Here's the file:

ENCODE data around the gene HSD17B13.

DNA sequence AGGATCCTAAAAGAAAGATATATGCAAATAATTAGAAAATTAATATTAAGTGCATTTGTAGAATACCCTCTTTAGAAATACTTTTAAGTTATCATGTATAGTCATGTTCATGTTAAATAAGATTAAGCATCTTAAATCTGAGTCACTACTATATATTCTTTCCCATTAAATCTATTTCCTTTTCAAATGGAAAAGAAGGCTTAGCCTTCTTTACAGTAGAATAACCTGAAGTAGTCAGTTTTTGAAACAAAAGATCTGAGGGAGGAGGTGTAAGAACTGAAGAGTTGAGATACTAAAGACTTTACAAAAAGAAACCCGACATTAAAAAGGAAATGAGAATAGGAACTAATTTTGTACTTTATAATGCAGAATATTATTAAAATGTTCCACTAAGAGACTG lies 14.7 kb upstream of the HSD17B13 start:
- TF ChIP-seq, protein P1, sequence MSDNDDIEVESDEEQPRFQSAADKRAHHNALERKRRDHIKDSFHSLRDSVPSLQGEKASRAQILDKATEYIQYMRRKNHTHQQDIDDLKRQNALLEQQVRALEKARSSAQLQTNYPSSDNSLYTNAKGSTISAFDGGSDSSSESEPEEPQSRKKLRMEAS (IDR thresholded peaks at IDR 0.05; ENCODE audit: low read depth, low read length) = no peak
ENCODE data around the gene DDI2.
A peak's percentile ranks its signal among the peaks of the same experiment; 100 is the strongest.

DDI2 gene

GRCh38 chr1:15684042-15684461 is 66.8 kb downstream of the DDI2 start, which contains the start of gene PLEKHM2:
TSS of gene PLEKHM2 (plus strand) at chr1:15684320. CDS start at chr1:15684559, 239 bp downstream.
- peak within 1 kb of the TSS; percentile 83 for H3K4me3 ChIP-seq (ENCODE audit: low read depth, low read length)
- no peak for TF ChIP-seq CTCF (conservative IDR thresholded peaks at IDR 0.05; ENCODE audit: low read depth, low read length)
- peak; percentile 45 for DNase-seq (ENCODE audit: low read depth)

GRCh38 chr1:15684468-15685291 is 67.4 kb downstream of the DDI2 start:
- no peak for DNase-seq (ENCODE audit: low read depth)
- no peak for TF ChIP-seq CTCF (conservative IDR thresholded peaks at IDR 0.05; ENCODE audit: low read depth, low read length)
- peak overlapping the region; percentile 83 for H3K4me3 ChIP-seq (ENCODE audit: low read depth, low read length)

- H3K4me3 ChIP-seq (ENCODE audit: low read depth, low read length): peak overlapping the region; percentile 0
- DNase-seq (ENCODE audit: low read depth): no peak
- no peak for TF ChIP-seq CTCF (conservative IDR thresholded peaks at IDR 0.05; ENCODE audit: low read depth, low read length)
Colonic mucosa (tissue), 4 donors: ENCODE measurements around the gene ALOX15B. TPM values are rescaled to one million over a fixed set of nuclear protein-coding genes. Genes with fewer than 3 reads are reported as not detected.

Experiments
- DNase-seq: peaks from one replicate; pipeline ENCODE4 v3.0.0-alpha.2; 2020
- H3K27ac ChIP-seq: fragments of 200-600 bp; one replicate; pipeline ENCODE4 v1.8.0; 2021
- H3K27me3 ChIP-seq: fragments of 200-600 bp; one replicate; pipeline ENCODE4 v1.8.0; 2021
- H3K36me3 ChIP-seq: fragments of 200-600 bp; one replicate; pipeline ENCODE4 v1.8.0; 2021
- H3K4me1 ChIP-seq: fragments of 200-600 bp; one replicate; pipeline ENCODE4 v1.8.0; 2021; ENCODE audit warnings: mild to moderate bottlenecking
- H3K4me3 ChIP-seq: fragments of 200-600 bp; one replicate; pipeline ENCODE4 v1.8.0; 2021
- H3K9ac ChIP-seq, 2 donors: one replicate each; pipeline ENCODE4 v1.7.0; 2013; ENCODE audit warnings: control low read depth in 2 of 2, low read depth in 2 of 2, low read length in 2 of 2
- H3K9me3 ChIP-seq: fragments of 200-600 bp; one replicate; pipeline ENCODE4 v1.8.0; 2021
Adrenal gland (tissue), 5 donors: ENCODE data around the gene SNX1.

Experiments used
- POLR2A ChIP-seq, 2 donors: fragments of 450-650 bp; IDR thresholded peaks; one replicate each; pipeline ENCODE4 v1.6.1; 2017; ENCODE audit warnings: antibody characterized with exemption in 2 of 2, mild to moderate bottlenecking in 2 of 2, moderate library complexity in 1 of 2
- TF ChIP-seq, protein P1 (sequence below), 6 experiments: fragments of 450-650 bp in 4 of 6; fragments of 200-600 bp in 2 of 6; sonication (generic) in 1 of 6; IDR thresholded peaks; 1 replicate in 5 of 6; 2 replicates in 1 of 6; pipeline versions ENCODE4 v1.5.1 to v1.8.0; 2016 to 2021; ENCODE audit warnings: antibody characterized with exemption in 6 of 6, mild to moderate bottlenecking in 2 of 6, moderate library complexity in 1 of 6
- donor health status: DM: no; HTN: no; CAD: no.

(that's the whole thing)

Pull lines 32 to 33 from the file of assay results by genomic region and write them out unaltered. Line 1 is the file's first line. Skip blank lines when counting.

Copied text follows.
- TF ChIP-seq, protein P1 (sequence below), 6 experiments: fragments of 450-650 bp in 4 of 6; fragments of 200-600 bp in 2 of 6; sonication (generic) in 1 of 6; IDR thresholded peaks; 1 replicate in 5 of 6; 2 replicates in 1 of 6; pipeline versions ENCODE4 v1.5.1 to v1.8.0; 2016 to 2021; ENCODE audit warnings: antibody characterized with exemption in 6 of 6, mild to moderate bottlenecking in 2 of 6, moderate library complexity in 1 of 6
- donor health status: DM: no; HTN: no; CAD: no.